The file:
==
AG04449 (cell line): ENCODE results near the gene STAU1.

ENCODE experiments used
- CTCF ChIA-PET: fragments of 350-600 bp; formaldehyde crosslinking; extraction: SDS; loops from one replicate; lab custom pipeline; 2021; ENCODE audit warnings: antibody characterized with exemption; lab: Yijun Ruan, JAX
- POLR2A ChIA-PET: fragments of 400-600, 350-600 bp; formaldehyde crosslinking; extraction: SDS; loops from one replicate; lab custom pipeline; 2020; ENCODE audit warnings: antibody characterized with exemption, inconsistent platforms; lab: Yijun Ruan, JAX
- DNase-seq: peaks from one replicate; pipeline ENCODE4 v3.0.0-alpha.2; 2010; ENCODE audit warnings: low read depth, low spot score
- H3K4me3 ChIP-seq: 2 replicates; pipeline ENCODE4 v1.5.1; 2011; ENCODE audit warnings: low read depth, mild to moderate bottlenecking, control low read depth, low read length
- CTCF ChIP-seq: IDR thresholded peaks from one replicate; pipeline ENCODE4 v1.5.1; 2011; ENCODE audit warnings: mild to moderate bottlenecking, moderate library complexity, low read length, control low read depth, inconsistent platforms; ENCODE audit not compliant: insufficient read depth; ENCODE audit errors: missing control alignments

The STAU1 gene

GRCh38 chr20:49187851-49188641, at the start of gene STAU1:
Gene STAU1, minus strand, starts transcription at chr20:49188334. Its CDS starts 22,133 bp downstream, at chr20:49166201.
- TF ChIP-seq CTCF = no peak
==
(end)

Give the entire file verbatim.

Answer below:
AG04449 (cell line): ENCODE results near the gene STAU1.

ENCODE experiments used
- CTCF ChIA-PET: fragments of 350-600 bp; formaldehyde crosslinking; extraction: SDS; loops from one replicate; lab custom pipeline; 2021; ENCODE audit warnings: antibody characterized with exemption; lab: Yijun Ruan, JAX
- POLR2A ChIA-PET: fragments of 400-600, 350-600 bp; formaldehyde crosslinking; extraction: SDS; loops from one replicate; lab custom pipeline; 2020; ENCODE audit warnings: antibody characterized with exemption, inconsistent platforms; lab: Yijun Ruan, JAX
- DNase-seq: peaks from one replicate; pipeline ENCODE4 v3.0.0-alpha.2; 2010; ENCODE audit warnings: low read depth, low spot score
- H3K4me3 ChIP-seq: 2 replicates; pipeline ENCODE4 v1.5.1; 2011; ENCODE audit warnings: low read depth, mild to moderate bottlenecking, control low read depth, low read length
- CTCF ChIP-seq: IDR thresholded peaks from one replicate; pipeline ENCODE4 v1.5.1; 2011; ENCODE audit warnings: mild to moderate bottlenecking, moderate library complexity, low read length, control low read depth, inconsistent platforms; ENCODE audit not compliant: insufficient read depth; ENCODE audit errors: missing control alignments

The STAU1 gene

GRCh38 chr20:49187851-49188641, at the start of gene STAU1:
Gene STAU1, minus strand, starts transcription at chr20:49188334. Its CDS starts 22,133 bp downstream, at chr20:49166201.
- TF ChIP-seq CTCF = no peak